Heritage of Discovery – Seville
Seville, or Sevilla in Spanish, is Andalucia’s capital and Spain‘s fourth largest city. With heritage both from the Arabs and the Age of Discovery, as well as the flamenco scene, Seville is a diverse destination.
The Guadalquivir River flows through Seville, and has been a busy port from Roman times, under Muslim rule, and exploding during the Age of Discovery. As the monopoly was broken and Cádiz largely took Seville’s place, the city entered a period of relative decline but recent years there has been an upsurge in visitor numbers as the amount of historic places to visit cannot be be missed for anyone interested in the world of discovery and heritage.
In the 19th century Seville gained a reputation for its architecture and culture and was a stop along the Romantic “Grand Tour” of Europe. Seville has built on its tourism industry since, playing host to the International Exposition in 1992, which spurred the construction of a new airport, a new train station, a bullet train link to Madrid, new bridges and improvements to the main boulevards. Tourist facilities are top-notch and the city is buzzing with festivals, colour and a thriving nightlife scene.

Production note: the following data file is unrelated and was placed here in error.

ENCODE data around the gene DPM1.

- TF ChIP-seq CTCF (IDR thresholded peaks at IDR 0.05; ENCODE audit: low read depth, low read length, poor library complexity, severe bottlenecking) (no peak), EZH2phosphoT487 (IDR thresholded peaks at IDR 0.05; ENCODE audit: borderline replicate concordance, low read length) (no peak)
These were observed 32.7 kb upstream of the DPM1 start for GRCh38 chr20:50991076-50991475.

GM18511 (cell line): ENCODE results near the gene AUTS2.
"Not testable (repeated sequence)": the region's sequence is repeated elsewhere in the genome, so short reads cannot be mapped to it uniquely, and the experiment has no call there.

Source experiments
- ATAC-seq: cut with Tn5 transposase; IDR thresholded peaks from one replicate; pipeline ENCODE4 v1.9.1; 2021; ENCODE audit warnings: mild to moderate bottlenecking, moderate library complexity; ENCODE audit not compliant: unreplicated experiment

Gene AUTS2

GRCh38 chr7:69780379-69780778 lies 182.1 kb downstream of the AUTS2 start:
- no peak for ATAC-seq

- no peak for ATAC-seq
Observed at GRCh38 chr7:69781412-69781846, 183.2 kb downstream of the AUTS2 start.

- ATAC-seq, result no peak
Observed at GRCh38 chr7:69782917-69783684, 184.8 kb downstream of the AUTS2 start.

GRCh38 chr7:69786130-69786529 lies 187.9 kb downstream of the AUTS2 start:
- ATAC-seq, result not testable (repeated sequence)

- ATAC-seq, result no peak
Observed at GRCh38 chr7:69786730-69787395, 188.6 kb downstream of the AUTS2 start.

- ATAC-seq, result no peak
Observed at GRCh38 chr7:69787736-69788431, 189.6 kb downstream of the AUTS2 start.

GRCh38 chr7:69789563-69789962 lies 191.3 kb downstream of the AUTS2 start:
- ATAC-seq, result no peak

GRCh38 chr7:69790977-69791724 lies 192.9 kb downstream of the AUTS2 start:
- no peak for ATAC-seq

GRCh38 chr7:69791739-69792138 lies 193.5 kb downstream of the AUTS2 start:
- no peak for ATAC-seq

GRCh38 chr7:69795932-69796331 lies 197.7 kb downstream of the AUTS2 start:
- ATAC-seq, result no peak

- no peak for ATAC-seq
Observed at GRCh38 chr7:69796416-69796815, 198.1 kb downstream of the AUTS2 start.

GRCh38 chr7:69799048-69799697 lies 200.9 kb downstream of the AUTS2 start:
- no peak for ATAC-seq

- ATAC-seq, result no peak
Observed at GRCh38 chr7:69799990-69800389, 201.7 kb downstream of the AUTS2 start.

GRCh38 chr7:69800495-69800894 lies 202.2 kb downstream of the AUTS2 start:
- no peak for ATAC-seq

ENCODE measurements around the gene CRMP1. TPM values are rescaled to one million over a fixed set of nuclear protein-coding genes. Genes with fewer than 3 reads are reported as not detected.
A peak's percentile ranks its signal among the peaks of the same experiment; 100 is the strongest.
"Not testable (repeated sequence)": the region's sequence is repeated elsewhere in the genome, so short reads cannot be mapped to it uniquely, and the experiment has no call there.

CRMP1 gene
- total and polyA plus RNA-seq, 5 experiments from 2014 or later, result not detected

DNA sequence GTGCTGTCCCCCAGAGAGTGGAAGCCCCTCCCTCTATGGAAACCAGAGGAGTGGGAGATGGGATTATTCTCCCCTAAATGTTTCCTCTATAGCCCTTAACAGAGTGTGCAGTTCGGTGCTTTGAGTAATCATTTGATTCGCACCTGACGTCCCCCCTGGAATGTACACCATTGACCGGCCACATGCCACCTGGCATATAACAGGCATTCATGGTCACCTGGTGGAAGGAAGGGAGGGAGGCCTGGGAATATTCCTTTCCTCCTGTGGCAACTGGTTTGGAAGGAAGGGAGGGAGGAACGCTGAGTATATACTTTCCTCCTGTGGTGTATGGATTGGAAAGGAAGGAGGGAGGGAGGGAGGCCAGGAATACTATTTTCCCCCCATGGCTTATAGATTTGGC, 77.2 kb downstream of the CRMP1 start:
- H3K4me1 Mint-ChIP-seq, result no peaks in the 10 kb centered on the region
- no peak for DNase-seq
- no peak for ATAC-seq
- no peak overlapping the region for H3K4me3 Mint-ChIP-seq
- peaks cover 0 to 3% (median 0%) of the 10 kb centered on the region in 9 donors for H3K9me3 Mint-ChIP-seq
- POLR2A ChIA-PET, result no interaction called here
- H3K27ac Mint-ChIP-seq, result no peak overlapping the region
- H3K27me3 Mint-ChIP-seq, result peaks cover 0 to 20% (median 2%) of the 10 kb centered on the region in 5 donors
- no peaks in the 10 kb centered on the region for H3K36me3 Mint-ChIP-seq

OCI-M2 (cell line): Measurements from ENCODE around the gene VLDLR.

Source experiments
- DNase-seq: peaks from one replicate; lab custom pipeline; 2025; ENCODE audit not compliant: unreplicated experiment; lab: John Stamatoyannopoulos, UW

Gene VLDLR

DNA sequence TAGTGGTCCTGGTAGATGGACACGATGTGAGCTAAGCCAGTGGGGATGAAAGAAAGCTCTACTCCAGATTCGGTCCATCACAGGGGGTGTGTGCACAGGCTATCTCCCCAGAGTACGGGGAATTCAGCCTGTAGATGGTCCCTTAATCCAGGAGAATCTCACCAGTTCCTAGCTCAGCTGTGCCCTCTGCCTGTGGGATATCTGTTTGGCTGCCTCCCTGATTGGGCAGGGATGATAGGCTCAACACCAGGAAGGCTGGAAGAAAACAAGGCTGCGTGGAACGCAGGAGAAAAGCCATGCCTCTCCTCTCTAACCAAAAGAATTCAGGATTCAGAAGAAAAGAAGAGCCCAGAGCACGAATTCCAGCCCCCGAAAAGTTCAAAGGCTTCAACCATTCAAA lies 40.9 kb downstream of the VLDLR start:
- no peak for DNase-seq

Seville, like most Andalusian destinations, is known for its tapas. “Tapa”, while it is associated with certain dishes, is actually a size and many restaurants or bars will offer a tapa, ½ ración (half serving, although sometimes enough to make a meal) and ración (serving) of the same dish. There are many great tapas places around the foot of the cathedral in the center of town. Some typical tapas include tortilla española (potato omelet), pulpo gallego (Galician octopus), aceitunas (olives), patatas bravas (spicy potatoes), and queso manchego (sheep’s milk cheese from the region of La Mancha in central Spain). Also try the jamón (ham), which you often see hanging above the bar.